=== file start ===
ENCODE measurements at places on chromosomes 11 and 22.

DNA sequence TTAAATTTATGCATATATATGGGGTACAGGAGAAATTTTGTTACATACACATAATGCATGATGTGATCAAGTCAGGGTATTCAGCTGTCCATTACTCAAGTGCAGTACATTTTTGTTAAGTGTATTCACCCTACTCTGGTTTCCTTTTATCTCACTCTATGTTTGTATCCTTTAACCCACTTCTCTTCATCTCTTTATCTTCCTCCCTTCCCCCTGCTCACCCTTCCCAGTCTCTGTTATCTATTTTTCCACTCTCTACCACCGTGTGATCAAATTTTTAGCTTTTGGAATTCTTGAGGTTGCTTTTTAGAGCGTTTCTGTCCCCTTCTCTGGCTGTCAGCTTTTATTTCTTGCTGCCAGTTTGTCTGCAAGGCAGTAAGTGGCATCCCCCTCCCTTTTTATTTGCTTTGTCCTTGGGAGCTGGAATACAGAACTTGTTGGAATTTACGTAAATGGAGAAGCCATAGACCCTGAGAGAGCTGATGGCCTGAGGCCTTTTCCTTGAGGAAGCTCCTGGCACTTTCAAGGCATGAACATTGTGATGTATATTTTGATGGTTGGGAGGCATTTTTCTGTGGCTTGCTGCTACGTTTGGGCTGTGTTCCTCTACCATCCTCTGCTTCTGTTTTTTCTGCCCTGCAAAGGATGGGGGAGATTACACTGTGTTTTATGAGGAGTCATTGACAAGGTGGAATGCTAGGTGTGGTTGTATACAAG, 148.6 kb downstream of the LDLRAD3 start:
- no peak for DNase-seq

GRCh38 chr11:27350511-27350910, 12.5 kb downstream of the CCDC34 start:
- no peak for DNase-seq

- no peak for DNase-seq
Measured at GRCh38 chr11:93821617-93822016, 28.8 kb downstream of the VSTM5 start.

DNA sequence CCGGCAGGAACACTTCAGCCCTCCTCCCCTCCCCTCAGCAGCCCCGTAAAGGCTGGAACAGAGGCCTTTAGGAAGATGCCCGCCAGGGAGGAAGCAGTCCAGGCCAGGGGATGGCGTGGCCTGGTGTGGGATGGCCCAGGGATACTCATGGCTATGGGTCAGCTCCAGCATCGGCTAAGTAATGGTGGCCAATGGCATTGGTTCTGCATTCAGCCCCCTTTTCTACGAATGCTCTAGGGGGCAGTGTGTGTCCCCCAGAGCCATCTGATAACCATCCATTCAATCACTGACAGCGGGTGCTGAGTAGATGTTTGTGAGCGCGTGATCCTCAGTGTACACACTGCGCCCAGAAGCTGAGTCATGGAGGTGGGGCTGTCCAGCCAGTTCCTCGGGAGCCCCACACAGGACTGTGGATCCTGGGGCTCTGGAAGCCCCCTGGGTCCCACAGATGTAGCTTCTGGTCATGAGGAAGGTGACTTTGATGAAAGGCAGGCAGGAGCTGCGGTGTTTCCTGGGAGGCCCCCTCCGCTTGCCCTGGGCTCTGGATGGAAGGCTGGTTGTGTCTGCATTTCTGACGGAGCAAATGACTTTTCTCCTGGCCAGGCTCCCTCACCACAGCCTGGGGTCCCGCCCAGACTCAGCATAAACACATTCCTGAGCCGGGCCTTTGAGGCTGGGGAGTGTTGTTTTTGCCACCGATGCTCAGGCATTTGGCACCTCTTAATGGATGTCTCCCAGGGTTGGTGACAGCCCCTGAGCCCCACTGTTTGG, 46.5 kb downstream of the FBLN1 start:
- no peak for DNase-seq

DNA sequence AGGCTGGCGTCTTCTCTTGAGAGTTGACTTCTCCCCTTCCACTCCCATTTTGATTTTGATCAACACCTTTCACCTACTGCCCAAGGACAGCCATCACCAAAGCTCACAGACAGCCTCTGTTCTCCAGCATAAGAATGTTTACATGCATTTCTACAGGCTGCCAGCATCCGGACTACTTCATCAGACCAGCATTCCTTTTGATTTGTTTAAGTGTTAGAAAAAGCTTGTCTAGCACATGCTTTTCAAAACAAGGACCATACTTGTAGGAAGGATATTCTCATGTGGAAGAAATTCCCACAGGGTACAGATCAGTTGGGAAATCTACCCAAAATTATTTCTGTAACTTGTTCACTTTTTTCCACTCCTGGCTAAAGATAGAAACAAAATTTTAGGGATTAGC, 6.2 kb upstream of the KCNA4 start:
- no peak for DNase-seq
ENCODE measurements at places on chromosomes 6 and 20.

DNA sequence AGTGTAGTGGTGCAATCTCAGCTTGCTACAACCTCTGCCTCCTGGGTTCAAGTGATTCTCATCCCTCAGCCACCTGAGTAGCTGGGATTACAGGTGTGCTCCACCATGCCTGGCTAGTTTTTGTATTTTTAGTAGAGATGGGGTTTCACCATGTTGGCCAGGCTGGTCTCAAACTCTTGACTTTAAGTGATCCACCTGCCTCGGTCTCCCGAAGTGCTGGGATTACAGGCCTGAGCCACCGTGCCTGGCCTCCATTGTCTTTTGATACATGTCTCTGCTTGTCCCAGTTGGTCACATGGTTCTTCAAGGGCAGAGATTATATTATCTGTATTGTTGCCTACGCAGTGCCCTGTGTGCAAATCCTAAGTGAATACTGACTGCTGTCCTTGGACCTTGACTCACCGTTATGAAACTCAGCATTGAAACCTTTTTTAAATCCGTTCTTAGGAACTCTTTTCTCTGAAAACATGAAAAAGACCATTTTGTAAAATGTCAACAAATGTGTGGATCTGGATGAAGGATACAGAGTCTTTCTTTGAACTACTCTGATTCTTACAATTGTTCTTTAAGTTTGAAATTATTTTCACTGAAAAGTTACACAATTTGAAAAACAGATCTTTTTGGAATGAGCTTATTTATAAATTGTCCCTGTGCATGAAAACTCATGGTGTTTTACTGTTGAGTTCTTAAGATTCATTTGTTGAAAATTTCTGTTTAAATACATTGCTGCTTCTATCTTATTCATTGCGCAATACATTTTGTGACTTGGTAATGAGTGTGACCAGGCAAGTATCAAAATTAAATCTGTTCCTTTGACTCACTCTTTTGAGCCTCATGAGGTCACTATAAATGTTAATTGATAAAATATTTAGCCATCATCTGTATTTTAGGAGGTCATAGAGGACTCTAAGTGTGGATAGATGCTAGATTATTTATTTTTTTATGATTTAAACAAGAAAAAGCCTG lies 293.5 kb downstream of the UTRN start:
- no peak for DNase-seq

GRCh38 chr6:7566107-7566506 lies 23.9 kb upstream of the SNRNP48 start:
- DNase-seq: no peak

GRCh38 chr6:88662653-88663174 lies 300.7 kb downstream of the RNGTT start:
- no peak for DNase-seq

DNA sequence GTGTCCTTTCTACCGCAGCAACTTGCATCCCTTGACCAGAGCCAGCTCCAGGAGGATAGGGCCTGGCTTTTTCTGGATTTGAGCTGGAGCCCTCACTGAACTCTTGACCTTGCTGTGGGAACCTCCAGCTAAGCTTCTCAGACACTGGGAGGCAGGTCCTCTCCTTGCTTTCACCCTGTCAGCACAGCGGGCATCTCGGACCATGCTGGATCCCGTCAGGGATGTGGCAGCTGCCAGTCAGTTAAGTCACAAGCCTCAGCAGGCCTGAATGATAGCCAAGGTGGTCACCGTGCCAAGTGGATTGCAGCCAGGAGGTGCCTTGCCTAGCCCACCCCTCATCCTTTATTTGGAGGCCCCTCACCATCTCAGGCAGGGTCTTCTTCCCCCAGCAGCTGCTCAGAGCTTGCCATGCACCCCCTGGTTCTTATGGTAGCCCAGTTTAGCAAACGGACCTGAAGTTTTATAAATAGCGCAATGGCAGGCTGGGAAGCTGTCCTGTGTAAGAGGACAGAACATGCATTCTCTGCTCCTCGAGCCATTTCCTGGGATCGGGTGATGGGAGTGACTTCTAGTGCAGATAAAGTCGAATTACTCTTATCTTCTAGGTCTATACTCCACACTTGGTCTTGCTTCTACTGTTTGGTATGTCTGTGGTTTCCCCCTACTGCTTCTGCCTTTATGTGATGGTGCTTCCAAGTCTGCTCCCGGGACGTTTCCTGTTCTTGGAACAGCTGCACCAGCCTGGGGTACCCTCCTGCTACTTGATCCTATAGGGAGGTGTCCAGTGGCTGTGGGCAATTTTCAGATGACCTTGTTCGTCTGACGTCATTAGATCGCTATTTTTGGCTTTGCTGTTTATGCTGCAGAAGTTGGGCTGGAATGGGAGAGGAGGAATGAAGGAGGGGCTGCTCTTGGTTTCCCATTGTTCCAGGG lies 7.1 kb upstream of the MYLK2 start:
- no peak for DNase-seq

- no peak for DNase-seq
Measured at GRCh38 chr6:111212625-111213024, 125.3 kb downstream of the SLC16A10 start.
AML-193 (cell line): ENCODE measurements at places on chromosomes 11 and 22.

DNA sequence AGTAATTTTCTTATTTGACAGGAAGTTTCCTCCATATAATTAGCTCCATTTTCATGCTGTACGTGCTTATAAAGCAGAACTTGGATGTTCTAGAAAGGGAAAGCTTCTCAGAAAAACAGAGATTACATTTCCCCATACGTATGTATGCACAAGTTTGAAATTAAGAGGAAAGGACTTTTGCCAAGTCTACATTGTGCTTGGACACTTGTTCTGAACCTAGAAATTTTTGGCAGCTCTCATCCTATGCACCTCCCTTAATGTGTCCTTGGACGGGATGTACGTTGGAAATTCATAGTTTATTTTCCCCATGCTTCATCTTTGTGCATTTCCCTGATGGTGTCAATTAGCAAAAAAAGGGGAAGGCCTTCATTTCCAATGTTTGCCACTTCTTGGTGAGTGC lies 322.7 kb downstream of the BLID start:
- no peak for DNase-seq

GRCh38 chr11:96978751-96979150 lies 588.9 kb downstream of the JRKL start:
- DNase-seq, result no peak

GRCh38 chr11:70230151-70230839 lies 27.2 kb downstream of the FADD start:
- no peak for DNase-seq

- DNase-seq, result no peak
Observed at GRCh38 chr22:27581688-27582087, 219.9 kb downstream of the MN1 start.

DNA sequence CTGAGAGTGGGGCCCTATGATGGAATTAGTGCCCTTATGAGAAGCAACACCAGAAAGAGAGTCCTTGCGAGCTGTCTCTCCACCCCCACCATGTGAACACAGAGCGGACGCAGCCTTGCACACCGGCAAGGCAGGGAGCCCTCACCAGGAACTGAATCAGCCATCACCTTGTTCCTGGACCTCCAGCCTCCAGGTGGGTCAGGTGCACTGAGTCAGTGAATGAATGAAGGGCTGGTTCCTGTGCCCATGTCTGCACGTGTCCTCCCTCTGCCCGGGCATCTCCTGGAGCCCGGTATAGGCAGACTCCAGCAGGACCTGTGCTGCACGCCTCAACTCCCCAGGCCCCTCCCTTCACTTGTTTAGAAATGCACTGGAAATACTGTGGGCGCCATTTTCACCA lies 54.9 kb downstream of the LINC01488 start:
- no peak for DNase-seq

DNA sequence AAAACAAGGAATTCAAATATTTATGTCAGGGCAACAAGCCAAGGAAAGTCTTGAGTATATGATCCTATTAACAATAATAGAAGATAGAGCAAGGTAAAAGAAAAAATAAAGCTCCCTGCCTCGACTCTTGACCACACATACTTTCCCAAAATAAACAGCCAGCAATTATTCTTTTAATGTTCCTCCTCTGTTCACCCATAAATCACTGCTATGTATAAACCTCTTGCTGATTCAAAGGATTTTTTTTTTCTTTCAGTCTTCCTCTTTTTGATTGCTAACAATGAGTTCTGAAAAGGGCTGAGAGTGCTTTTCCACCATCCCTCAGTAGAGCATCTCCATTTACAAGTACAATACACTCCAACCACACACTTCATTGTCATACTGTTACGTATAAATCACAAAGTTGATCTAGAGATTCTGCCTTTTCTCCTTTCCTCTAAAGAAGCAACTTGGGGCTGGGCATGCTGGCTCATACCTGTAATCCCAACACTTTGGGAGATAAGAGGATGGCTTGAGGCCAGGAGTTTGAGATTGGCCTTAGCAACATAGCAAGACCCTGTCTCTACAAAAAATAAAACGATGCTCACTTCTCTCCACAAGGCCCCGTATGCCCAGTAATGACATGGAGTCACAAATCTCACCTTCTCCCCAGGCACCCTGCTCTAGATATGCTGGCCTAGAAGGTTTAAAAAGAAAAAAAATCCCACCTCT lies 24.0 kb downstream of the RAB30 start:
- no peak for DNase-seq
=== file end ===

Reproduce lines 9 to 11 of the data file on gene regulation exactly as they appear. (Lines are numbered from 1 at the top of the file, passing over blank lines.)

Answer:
- no peak for DNase-seq

DNA sequence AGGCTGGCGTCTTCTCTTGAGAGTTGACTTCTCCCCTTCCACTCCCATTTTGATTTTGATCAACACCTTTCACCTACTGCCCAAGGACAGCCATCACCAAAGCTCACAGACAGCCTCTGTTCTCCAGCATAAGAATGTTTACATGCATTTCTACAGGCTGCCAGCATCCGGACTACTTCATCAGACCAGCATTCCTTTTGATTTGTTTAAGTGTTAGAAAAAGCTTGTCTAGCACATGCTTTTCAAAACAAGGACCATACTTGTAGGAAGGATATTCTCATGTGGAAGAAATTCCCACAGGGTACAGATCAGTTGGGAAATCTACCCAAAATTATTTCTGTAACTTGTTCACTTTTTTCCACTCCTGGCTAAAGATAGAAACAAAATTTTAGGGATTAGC, 6.2 kb upstream of the KCNA4 start:
- no peak for DNase-seq